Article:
Wayne—just another idea—one that I have used is to make a sliding saddle jig with a high side that will slide over your fence and you can clamp to the high side thus not having all the stuff on both sides of the blade

-- Jeff - Bell Buckle, TN

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littlecope

3055 posts in 2969 days


#8 posted 09-21-2010 02:52 AM

Good Idea, Wayne!!
When I had to do this, I made a simple fence extensionhttp://lumberjocks.com/littlecope/blog/10974
It works fine, but is a little scary…
Your idea of a sort of “working slot” looks much safer… Thanks!!

-- Mike in Concord, NH---Unpleasant tasks are simply worthy challenges to improve skills.

View SnowyRiver's profile

SnowyRiver

51452 posts in 2947 days


#9 posted 09-21-2010 04:33 AM

Thanks for all the comments everyone.

Abbott….the clamps are Jorgensen ISD clamps. I love them and use them a lot. They release well with just a touch of the button.

-- Wayne - Plymouth MN

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Abbott

2570 posts in 2770 days


#10 posted 09-21-2010 06:01 PM

Thanks Wayne, I will look them up.

-- Ohh mann...pancakes and boobies...I'll bet that's what Heaven is like! ♣ ♣ ♣ ♣

View BreakingBoardom's profile

BreakingBoardom

615 posts in 2548 days


#11 posted 09-22-2010 01:09 AM

Nice solution Wayne. Looks like you figured it out and got good results.

-- Matt - http://breakingboardom.wordpress.com/

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Gofor

470 posts in 3254 days


#12 posted 09-23-2010 03:09 AM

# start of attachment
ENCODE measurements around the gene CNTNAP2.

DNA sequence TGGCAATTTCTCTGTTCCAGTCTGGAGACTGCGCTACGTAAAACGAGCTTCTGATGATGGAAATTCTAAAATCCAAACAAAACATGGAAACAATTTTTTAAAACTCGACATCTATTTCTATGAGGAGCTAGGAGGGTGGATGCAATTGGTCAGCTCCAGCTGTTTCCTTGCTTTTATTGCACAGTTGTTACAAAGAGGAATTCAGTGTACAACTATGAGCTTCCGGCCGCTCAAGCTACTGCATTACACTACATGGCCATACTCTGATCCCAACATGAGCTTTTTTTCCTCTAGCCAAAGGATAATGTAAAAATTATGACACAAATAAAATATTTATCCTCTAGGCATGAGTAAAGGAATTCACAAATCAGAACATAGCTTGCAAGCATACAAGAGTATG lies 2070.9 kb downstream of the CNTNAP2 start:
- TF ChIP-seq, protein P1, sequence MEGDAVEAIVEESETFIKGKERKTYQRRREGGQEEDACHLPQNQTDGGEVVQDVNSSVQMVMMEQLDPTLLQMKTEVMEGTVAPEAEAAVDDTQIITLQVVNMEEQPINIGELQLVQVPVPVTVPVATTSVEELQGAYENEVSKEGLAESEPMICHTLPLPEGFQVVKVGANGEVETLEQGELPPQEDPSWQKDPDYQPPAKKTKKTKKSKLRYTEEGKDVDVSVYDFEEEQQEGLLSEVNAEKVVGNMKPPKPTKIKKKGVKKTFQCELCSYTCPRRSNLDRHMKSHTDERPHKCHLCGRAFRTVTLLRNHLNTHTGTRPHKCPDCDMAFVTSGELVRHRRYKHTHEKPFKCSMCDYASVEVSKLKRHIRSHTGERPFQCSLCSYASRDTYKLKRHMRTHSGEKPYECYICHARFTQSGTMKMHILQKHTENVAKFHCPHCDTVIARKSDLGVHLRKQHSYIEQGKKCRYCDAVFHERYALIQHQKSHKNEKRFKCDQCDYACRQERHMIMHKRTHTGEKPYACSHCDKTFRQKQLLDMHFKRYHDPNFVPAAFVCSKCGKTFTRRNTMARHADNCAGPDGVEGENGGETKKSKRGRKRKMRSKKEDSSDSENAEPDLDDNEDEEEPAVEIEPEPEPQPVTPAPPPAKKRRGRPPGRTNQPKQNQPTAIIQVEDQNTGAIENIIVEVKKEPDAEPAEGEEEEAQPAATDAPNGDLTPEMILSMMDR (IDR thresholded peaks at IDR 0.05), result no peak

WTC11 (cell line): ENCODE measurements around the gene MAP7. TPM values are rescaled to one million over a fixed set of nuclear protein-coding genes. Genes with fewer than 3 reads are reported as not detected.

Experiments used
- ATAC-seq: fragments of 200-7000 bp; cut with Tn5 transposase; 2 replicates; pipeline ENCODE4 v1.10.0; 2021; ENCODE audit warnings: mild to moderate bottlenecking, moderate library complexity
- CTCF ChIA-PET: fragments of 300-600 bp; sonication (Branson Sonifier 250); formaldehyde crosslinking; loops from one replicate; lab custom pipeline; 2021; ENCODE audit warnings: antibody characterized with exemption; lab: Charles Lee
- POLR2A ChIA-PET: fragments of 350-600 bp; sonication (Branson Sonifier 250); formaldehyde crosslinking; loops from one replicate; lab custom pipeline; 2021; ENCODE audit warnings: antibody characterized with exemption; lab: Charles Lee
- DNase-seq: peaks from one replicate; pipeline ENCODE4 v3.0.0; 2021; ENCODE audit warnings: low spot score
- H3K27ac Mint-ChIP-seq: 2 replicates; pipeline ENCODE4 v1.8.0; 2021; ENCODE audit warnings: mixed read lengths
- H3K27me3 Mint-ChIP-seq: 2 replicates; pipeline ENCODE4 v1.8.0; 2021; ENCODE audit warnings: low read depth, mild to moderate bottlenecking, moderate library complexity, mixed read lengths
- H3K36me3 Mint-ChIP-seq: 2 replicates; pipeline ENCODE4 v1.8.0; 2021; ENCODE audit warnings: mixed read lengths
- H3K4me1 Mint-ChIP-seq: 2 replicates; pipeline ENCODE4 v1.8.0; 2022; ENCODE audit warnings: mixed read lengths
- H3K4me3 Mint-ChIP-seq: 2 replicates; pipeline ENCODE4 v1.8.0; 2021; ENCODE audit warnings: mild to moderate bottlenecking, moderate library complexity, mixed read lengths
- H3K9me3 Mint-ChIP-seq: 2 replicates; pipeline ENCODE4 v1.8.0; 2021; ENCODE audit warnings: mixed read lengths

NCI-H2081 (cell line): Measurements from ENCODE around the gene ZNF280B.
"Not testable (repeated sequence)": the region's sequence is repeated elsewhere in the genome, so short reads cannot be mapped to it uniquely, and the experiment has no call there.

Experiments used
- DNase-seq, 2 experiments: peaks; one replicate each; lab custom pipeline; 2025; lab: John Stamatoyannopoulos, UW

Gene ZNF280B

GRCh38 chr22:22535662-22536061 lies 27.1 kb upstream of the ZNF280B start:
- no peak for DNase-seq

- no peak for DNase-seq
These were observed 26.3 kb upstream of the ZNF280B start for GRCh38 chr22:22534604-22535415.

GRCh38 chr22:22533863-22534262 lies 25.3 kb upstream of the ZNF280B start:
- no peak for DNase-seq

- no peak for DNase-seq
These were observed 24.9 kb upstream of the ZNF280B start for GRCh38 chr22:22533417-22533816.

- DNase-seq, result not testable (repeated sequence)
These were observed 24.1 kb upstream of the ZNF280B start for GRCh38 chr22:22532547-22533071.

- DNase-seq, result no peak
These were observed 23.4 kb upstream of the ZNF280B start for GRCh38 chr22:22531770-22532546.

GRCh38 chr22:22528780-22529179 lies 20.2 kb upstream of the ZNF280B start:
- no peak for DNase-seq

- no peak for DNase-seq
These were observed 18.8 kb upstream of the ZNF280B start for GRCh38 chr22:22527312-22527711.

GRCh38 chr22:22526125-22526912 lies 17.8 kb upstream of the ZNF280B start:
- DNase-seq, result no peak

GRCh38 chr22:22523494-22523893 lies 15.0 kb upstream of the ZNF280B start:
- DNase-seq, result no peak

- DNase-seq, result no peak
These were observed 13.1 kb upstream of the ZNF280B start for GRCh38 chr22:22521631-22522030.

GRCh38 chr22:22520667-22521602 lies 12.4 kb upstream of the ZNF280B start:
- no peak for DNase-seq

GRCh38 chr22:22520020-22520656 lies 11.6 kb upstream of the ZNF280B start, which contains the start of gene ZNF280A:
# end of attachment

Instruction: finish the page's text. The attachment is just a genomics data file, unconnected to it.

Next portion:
You have just proved that your mind is the best safety device you have. Difficult cut, small piece, and “it doesn’t feel safe to do”. Instead of just foolishly gutting through the cut, you came up with a great solution, which also probably increased the accuracy of the cut.

Great job!! and a great tip that I will file away for future reference. I will used that technique for making beveled raised panels in an upcoming project.

Thank You

Go

-- Go http://ncwoodworker.net/pp/showgallery.php?cat=500&ppuser=730

View PurpLev's profile

PurpLev

8523 posts in 3115 days


#13 posted 09-23-2010 03:20 AM

it’s basically a raised panel isn’t it?

if the piece is too small to just run it against the fence, you can use a runner that will ride on top of your fence, and the piece will be clamped to it, that will give you something to hold onto

- OR -

you could move the fence to the left side of the blade, and use a tall aux fence that the blade will slightly cut into and run the piece against that with a push block.

- OR -

since this is a base and not a panel – you could also assemble it to your project, and once assembled run it against the beveled blade -you’ll have a larger surface to hold on to and a larger surface that will run on the TS top

- OR -

use a hand plane

-- ㊍ When in doubt - There is no doubt - Go the safer route.

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SnowyRiver

51452 posts in 2947 days


#14 posted 09-23-2010 04:49 AM

Yes, PurpLev, it is like a raised panel. I like this website for all the great ideas. Sometimes when a person is doing something you lose track of the practical way to do it. Although the way I did it worked great, I think when I get a minute I’ll build a sled like you have suggested that will ride on the fence and just use a clamp to hold the piece down.

Thanks all !

-- Wayne - Plymouth MN